Fired up by Scotland's looming independence referendum, nationalists in Catalonia took to the streets on Thursday for mass protests to demand their own vote on breaking away from Spain.
The first yellow- and red-striped shirts appeared in the sunny streets of Barcelona in the early morning, preparing for a late afternoon rally expected to draw half a million demonstrators.
Scotland's September 18 referendum has put the wind in the sails of Catalans who want to seize sovereignty of this northeastern Spanish region from Madrid.
The Scottish vote is due just a week after the most sensitive day of the year for Catalonia: Thursday's "Diada", the annual Catalan national commemoration.
"If a nation such as Scotland can vote, why not Catalonia?" said the region's president Artur Mas, who has defied Madrid by calling a vote on Catalan independence for November 9.
"If the Catalan population wants to vote on its future, it's practically impossible to stop that forever," he told AFP in an interview on Wednesday.
Organisers said they had hired 15,000 coaches to bus people in to Barcelona from around the region for a show of force.
In the late afternoon they will mass along two central Barcelona avenues in the shape of a giant letter V for "vote".
They will also set up 947 symbolic ballot boxes -- one for each of Catalonia's municipal districts.
Spain's national government fiercely opposes any move towards independence for Catalonia. It has branded the planned vote illegal and vowed to block it.
The vote "cannot and will not take place", Spanish Prime Minister Mariano Rajoy warned in July.
Mas retorted on Wednesday: "It's absurd to pretend that could be so and I think the Spanish government will have to realise that."
Mas has vowed to pass a regional law that he says will allow him to push ahead with the "consultation" vote, but his efforts risk being thwarted by Spain's Constitutional Court.
EU officials have also warned that breaking away to form new states would leave Scotland and Catalonia out of the European Union.
But Mas predicted: "If the 'Yes' wins, I am sure there will be negotiations very quickly, even immediately, to try to keep Scotland in the European Union."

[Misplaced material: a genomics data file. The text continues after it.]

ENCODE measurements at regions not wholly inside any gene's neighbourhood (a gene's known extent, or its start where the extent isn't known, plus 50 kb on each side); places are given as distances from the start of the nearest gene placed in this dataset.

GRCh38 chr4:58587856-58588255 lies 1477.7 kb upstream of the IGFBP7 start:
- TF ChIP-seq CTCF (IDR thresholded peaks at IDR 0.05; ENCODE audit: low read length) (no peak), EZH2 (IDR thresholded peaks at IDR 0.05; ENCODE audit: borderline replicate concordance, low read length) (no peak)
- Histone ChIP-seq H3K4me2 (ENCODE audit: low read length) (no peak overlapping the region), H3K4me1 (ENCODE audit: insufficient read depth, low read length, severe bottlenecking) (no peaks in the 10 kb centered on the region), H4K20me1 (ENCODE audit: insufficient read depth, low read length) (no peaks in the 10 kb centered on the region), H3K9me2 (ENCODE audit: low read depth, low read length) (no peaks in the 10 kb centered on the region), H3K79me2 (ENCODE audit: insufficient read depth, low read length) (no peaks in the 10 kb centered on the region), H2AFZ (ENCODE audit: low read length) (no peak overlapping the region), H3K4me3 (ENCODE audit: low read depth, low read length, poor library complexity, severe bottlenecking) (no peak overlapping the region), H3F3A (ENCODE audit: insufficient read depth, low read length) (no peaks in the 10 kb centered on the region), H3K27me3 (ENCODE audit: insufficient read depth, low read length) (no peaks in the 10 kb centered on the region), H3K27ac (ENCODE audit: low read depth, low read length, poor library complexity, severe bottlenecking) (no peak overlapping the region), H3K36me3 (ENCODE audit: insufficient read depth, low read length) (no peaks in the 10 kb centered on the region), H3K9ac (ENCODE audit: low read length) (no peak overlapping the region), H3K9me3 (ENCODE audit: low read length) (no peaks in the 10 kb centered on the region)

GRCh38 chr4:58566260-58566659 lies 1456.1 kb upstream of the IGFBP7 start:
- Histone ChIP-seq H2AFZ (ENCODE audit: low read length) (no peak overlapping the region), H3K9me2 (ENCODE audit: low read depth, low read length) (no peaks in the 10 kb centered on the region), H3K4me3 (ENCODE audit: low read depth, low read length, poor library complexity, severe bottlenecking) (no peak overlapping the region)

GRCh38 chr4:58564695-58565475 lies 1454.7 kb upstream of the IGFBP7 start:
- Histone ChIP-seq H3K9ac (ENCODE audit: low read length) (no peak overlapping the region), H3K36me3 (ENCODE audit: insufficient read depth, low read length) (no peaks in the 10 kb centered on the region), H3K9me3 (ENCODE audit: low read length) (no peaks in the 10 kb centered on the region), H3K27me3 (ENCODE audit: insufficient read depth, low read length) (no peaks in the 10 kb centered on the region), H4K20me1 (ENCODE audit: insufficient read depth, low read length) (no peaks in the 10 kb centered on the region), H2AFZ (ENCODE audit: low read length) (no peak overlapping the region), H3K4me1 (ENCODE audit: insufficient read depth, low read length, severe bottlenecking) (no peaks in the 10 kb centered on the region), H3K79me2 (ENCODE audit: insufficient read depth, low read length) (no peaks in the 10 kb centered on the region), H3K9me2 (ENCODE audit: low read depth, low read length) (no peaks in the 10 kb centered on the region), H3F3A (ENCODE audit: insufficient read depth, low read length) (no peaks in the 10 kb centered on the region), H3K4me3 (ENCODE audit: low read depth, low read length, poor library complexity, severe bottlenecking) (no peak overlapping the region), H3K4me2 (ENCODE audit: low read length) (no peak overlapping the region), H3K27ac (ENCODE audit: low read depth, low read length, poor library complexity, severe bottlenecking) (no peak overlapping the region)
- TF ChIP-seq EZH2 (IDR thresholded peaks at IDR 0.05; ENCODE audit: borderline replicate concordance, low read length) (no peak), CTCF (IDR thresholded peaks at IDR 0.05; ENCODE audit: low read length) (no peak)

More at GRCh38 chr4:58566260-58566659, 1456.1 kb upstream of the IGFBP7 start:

The Diada marks what many in the region see as the day they lost their autonomy: September 11, 1714, when Barcelona fell to Spanish and French forces in the War of the Spanish Succession.
Proud of their distinct Catalan language and culture, many of Catalonia's 7.5 million inhabitants feel short-changed by the national government in Madrid, which redistributes their taxes.
Catalonia formally declared itself a "nation" in 2006 but Spain's Constitutional Court later overruled that claim. In 2012, Spain's Prime Minister Mariano Rajoy rejected Mas's demand for more power to tax and spend in Catalonia.
The region accounts for a fifth of Spain's economy but it was hit hard by the financial crisis that broke out in 2008, fuelling a surge in pro-separatist feeling.
In 2012 Barcelona saw the first of the latest series of massive Diada demonstrations.
"Three years ago we demonstrated in the Diada and we hope that this year's will be the definitive one," said Jordi Fradera, 43, who travelled to Barcelona early on Thursday morning from the town of Girona.
"All the trains from Girona were completely full," he said.
Opponents of secession think cutting themselves off from Spain would be an economic disaster, however.
South of Barcelona in the town of Tarragona on Thursday, the Catalan Civil Society movement has called for a rival gathering to denounce independence as a "dead end".